Single-walled carbon nanotubes may serve as ideal probing tips to study friction, lubrication and wear at the microscale
Studying microscopic interactions at single asperities is vital for the understanding of friction and lubrication at the macroscale. Surface probe instruments with carbon nanotube tips may enable such investigations, as now demonstrated in a theoretical study led by Ping Liu and Yong-Wei Zhang at the A*STAR Institute of High Performance Computing. The researchers showed that short, single-walled, capped carbon nanotubes are able to capture the frictional characteristics of graphene with atomic resolution.
For an ideal probing tip, its dimension should be as small as possible, its rigidity should be as large as possible, its geometry should be well-defined, and it should be chemically inert, explains Liu. The combination of such characteristics would allow surface characterization with atomic resolution while ensuring a long lifetime and geometrical, chemical and physical stability of the tip.
Carbon nanotubes, in particular short ones, are of great interest due to their inherent strong carboncarbon bonds, which allows them to withstand buckling and bending deformation and recover to their original shape after deformation. Capped tubes in turn offer improved chemical stability and stiffness in comparison to non-capped tubes. These considerations indicate that short, capped single-walled carbon nanotubes may be ideal imaging probe tips.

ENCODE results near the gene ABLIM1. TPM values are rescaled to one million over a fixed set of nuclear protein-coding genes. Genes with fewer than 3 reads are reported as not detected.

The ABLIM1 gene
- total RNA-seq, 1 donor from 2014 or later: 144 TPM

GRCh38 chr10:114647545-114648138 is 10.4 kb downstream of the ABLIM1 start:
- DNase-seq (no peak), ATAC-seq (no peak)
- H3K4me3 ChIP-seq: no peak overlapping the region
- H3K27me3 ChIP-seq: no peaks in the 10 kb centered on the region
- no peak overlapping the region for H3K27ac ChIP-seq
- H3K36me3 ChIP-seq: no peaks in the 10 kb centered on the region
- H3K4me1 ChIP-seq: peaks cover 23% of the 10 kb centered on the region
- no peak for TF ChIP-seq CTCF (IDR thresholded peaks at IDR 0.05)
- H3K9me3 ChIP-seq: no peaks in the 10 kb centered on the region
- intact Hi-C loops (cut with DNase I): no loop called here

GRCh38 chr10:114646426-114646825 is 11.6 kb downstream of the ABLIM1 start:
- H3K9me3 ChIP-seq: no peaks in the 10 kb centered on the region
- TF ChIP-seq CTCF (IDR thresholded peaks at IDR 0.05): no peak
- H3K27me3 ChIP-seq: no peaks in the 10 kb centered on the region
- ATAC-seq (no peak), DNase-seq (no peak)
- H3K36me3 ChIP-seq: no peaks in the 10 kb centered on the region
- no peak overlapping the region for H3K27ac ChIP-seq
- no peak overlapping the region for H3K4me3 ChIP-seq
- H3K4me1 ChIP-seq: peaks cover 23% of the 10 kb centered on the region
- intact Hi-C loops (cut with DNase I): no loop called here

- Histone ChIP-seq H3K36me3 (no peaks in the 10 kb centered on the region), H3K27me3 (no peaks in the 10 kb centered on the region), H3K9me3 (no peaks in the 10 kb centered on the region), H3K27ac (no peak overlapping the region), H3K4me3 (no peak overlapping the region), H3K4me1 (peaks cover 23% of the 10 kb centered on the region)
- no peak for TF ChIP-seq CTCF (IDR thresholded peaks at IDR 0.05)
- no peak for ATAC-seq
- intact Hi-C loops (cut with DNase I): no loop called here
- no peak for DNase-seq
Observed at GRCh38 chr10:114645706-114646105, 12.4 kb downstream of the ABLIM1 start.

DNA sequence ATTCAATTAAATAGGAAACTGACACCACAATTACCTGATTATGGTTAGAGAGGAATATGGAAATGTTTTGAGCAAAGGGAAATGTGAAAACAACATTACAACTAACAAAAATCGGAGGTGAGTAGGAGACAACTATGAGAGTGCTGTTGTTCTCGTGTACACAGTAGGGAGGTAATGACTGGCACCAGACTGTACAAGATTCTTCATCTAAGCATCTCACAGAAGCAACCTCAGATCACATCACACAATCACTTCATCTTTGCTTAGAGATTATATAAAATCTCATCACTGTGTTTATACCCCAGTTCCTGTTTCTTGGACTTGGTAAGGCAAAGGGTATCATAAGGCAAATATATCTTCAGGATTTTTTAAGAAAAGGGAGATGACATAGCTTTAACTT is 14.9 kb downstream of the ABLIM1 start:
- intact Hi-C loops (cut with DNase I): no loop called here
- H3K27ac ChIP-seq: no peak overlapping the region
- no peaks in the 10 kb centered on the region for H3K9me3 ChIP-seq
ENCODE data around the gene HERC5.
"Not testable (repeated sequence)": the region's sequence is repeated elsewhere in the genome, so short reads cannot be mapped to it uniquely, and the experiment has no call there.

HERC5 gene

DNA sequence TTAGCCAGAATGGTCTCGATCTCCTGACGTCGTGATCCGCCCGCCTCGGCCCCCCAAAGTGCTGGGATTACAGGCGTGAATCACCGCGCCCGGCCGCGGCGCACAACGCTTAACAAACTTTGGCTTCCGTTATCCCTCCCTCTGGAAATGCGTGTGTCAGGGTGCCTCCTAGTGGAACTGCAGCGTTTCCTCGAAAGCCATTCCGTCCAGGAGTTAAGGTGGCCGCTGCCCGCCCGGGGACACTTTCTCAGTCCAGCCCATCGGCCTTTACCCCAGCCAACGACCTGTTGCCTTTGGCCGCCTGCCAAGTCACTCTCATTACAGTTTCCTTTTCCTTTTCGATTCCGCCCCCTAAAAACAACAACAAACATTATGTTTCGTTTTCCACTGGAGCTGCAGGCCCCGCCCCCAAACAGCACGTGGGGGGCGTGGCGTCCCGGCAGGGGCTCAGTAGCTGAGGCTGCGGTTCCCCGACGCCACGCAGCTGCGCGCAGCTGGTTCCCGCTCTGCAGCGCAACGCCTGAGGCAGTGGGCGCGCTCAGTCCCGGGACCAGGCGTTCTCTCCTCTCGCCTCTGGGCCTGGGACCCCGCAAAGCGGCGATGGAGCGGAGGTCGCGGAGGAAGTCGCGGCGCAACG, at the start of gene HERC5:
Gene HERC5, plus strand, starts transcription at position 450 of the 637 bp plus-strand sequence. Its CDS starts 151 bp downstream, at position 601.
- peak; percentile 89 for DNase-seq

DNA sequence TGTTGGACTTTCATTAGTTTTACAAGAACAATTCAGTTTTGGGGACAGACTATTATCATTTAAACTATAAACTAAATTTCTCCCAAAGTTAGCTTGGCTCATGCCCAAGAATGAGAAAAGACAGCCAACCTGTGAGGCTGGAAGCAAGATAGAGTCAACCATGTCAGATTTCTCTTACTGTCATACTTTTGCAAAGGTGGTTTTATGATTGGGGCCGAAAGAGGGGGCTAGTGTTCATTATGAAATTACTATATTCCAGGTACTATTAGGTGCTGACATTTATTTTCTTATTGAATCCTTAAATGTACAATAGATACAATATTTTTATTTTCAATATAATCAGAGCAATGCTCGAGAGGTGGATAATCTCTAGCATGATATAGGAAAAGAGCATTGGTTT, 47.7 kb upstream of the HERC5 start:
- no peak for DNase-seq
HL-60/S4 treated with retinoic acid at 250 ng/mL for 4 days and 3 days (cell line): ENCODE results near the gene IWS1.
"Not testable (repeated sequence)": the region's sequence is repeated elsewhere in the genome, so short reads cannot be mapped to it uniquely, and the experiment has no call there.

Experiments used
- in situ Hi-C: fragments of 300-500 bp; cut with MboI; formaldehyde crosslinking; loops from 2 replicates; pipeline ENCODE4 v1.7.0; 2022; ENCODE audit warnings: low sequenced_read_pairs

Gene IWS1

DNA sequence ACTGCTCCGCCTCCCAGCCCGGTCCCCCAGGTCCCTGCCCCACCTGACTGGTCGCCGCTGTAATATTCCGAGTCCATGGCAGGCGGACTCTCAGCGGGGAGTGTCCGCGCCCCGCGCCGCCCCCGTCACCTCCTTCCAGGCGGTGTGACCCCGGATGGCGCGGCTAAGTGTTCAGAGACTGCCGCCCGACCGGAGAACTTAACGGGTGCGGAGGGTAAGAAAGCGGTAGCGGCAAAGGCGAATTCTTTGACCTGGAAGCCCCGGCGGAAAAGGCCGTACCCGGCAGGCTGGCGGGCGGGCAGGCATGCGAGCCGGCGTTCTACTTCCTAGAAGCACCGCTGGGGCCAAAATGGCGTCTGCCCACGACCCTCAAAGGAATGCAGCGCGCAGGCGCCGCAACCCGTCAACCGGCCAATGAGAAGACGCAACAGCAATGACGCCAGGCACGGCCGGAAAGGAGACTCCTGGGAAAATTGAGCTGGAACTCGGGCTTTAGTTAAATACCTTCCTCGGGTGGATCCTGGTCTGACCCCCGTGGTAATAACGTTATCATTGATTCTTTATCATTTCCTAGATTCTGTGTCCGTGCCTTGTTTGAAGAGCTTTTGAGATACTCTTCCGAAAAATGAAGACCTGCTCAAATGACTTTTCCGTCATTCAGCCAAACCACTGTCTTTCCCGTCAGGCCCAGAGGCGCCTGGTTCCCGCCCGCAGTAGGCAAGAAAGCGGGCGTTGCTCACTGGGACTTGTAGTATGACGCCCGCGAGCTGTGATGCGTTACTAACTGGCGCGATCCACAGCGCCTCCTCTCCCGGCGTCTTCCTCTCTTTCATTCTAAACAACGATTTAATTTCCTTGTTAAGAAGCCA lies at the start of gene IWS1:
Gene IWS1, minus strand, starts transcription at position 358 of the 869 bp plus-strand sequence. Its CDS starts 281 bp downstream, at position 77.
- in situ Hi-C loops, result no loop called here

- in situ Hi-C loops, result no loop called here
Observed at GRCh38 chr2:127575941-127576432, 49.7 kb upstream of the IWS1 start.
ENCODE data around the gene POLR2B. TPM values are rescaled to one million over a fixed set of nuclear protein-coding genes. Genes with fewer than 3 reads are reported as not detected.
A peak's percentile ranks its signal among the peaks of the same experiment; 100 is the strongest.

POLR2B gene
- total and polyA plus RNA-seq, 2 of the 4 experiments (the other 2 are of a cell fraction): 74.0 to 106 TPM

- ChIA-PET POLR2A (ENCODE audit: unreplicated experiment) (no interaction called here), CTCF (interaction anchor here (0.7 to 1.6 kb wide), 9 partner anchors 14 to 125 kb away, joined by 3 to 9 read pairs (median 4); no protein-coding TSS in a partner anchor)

As it is not yet possible to use such tips in experimental setups, to test this hypothesis Liu and Zhang performed large-scale atomistic simulations focusing on the interaction between such nanotube probing tips and graphene (see image)a carbon material that is ideal for surface coating lubrication. Because of advances in the development of accurate atomic potentials and massive parallel computing algorithms, atomistic simulations not only enable us to determine the probing characteristics of such tips, but also to investigate the frictional and defect characteristics of graphene with atomic resolution, says Liu.
The simulations could capture the dependence of the friction and average normal forces on tip-to-surface distance and number of graphene layers. The researchers analyzed and interpreted the observed characteristics in terms of different types of sliding motions of the tip across the surface, as well as energy dissipation mechanisms between the tip and underlying graphene layers. They could further identify clear signatures that distinguish the motion of a tip across a point defect or the so-called Stone-Thrower-Wales defect, which is thought to be responsible for nanoscale plasticity and brittleductile transitions in the graphene carbon lattice. Our simulations provide insight into nanoscale friction and may provide guidelines on how to control it, says Liu.